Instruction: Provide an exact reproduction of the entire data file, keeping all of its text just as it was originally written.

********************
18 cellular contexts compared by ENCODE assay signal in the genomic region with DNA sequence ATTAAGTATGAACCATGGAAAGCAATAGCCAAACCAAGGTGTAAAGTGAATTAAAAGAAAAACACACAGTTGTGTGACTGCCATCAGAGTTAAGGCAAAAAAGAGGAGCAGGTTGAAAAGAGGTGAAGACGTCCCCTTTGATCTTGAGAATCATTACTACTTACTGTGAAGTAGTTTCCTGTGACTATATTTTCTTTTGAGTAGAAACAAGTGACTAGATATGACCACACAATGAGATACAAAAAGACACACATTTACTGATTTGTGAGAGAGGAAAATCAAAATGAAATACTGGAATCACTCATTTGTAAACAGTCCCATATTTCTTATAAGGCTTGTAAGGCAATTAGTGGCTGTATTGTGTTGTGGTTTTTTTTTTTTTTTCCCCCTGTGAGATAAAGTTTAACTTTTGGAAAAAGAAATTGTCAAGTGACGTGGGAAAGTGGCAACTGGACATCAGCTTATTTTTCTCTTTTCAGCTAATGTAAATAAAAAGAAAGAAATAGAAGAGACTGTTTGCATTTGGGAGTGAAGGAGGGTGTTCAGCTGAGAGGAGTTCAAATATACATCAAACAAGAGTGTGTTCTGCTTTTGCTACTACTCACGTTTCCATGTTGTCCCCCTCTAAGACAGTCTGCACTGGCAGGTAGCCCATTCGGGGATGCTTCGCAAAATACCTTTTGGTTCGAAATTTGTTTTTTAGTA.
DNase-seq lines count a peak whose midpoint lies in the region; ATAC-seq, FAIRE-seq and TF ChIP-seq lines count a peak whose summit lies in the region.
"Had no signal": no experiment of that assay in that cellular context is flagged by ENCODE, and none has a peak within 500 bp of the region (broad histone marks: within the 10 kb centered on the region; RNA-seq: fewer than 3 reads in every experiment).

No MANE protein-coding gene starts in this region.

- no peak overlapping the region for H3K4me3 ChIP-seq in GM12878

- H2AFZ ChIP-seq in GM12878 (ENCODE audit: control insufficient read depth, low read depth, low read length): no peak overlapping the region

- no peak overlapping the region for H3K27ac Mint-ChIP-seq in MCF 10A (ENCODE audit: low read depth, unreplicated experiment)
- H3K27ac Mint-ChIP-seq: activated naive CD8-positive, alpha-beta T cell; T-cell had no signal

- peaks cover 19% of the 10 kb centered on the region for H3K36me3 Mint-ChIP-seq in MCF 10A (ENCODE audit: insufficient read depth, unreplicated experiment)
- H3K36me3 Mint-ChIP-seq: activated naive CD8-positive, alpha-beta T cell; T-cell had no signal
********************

18 cellular contexts compared by ENCODE assay signal in the genomic region with DNA sequence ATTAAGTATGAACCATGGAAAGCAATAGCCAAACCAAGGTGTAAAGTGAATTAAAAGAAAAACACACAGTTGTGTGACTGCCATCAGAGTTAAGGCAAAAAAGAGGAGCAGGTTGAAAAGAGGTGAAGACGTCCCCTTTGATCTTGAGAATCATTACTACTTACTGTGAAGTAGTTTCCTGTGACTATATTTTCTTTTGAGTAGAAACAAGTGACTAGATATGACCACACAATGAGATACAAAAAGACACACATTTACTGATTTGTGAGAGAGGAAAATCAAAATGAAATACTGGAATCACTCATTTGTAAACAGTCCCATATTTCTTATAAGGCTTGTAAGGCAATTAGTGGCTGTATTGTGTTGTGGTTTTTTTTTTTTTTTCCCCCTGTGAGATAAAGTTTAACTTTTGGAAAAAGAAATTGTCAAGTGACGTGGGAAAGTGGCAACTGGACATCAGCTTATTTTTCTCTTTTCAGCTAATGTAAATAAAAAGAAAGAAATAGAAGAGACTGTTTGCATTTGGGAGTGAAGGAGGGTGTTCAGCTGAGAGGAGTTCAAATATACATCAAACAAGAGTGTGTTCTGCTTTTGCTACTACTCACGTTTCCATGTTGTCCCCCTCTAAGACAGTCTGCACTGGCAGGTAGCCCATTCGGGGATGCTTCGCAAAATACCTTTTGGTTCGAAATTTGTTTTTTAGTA.
DNase-seq lines count a peak whose midpoint lies in the region; ATAC-seq, FAIRE-seq and TF ChIP-seq lines count a peak whose summit lies in the region.
"Had no signal": no experiment of that assay in that cellular context is flagged by ENCODE, and none has a peak within 500 bp of the region (broad histone marks: within the 10 kb centered on the region; RNA-seq: fewer than 3 reads in every experiment).

No MANE protein-coding gene starts in this region.

- no peak overlapping the region for H3K4me3 ChIP-seq in GM12878

- H2AFZ ChIP-seq in GM12878 (ENCODE audit: control insufficient read depth, low read depth, low read length): no peak overlapping the region

- no peak overlapping the region for H3K27ac Mint-ChIP-seq in MCF 10A (ENCODE audit: low read depth, unreplicated experiment)
- H3K27ac Mint-ChIP-seq: activated naive CD8-positive, alpha-beta T cell; T-cell had no signal

- peaks cover 19% of the 10 kb centered on the region for H3K36me3 Mint-ChIP-seq in MCF 10A (ENCODE audit: insufficient read depth, unreplicated experiment)
- H3K36me3 Mint-ChIP-seq: activated naive CD8-positive, alpha-beta T cell; T-cell had no signal